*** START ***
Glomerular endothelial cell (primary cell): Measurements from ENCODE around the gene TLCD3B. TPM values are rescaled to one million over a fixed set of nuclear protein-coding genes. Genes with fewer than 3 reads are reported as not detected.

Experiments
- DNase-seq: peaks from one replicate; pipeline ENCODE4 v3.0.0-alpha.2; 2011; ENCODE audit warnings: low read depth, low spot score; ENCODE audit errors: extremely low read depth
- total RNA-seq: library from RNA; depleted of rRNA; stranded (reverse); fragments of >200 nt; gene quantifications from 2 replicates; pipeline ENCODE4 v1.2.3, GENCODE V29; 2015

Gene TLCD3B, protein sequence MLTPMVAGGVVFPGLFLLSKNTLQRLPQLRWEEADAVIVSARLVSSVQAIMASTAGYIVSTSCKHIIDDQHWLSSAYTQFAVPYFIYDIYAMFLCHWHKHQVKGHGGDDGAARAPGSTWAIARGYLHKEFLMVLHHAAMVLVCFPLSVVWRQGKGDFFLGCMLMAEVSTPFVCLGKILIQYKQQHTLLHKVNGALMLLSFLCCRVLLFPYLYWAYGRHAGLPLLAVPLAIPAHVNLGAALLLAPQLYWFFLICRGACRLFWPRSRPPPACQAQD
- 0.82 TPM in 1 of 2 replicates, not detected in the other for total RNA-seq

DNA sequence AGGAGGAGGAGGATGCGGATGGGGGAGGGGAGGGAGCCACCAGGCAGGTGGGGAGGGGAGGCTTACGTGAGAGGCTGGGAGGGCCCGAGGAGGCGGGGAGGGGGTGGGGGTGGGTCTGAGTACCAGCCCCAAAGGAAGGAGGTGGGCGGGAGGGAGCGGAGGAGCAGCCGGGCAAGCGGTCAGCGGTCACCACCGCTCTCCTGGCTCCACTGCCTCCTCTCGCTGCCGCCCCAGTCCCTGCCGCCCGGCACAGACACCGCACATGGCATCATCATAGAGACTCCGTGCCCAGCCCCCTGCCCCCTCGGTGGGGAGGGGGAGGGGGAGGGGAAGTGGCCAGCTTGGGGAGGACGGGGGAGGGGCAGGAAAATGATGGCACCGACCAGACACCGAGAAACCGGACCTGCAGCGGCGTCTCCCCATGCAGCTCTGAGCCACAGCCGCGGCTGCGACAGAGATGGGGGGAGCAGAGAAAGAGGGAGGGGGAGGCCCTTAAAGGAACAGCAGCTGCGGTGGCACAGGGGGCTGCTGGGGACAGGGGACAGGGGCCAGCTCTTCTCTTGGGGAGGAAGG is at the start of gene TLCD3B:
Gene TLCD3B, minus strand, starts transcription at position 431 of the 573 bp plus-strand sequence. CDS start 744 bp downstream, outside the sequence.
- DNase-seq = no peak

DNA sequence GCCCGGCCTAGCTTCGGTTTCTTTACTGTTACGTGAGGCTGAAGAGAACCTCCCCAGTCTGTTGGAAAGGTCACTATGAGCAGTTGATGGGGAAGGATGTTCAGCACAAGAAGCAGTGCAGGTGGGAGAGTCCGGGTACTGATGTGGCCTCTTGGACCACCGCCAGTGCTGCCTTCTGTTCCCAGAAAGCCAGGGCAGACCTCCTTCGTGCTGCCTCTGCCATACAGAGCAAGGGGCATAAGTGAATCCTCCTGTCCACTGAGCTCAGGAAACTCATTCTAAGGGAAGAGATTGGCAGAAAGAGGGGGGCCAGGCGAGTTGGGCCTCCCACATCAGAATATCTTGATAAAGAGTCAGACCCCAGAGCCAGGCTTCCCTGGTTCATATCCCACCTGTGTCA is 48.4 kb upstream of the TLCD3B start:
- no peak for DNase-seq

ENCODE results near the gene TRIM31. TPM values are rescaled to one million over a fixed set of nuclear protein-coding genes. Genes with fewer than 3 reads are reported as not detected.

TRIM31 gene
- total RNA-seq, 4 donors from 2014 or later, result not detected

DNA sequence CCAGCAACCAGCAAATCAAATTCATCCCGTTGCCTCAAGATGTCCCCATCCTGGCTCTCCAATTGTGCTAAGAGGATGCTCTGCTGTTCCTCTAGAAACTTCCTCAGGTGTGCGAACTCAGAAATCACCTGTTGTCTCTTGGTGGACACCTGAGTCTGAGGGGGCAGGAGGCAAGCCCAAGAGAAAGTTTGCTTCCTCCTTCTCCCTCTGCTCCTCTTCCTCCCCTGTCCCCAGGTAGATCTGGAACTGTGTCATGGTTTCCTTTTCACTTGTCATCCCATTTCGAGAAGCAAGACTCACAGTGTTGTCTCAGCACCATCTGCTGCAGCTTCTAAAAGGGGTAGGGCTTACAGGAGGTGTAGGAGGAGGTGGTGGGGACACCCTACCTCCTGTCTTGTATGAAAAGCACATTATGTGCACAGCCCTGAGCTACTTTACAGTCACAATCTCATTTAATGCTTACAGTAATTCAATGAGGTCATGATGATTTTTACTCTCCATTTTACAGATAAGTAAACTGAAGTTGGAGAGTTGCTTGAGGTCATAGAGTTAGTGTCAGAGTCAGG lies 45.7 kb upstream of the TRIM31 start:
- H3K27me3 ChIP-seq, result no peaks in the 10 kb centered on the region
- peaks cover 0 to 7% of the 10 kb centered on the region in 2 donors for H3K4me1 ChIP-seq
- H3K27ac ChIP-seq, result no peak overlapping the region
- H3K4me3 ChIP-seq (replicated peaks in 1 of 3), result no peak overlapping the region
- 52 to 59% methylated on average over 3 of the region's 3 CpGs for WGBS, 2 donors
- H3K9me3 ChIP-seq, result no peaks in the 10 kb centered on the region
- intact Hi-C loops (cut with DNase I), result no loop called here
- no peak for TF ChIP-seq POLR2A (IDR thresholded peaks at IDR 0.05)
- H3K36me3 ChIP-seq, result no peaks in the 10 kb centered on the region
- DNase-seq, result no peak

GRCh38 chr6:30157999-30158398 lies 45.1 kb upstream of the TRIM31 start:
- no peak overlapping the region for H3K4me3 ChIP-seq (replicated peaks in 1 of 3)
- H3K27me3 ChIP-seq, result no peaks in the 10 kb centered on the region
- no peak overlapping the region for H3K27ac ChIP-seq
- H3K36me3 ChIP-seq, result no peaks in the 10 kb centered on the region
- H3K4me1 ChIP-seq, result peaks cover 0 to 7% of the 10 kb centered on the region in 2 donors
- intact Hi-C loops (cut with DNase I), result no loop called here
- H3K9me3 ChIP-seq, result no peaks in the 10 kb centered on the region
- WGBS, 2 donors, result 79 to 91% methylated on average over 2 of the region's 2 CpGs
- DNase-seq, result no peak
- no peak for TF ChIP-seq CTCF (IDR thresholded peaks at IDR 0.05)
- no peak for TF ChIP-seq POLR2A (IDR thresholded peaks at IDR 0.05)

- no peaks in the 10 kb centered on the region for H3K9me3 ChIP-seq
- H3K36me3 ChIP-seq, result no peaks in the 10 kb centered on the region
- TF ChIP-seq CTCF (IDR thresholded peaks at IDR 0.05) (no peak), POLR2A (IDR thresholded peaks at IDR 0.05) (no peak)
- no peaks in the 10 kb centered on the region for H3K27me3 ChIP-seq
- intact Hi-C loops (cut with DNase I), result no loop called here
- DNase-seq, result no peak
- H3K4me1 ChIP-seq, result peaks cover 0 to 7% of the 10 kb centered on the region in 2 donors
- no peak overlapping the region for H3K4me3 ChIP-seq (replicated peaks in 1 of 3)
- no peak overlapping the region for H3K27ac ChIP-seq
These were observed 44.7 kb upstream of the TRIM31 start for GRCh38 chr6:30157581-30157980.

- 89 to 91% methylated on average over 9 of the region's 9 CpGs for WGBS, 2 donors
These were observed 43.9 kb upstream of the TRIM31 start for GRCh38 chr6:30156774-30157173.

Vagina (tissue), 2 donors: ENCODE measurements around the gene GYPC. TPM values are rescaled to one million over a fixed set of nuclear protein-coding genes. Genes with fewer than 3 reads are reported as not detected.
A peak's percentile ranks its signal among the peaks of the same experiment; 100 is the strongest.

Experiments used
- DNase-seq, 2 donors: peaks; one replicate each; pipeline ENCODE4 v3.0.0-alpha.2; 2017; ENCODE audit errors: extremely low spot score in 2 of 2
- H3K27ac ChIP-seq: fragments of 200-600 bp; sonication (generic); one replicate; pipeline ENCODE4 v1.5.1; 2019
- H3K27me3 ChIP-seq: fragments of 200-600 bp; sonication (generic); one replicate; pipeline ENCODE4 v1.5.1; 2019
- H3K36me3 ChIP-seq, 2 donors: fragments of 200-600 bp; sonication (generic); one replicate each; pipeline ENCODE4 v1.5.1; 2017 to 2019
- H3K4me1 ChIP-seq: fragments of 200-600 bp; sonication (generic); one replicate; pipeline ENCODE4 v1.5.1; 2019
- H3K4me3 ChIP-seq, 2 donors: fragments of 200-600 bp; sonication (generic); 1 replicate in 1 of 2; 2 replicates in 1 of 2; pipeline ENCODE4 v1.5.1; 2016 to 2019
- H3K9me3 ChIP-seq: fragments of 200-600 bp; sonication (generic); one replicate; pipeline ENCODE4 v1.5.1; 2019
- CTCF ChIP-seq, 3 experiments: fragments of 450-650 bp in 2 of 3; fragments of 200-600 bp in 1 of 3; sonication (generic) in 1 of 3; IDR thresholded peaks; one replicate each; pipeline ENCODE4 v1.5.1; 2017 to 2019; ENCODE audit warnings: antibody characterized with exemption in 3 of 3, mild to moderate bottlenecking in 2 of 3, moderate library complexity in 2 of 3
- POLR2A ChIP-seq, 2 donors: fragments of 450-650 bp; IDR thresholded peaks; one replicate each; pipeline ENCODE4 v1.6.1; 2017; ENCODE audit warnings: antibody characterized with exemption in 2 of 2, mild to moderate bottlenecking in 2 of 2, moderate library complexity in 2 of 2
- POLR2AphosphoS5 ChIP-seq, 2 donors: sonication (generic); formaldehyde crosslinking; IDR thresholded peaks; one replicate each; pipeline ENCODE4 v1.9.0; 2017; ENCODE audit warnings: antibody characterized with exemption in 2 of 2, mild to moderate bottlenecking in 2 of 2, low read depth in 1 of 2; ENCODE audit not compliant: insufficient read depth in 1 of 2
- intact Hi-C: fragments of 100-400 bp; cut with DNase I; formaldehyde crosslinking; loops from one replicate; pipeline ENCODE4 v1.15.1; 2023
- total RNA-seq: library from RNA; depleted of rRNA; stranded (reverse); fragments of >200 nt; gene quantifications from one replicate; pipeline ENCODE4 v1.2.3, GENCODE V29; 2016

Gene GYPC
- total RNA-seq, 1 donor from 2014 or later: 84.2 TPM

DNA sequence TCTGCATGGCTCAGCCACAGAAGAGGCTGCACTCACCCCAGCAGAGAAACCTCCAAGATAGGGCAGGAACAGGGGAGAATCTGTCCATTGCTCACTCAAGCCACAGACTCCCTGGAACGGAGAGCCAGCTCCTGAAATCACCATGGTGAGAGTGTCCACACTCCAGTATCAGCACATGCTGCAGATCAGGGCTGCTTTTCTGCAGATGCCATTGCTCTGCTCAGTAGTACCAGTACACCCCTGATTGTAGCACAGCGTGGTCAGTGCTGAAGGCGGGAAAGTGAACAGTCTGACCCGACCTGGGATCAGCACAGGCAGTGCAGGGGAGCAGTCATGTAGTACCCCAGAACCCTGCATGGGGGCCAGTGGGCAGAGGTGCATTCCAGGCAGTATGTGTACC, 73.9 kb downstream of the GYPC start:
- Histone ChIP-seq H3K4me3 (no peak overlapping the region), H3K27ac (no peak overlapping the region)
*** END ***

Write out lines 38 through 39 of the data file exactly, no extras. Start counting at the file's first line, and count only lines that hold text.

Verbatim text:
- no peaks in the 10 kb centered on the region for H3K9me3 ChIP-seq
- H3K36me3 ChIP-seq, result no peaks in the 10 kb centered on the region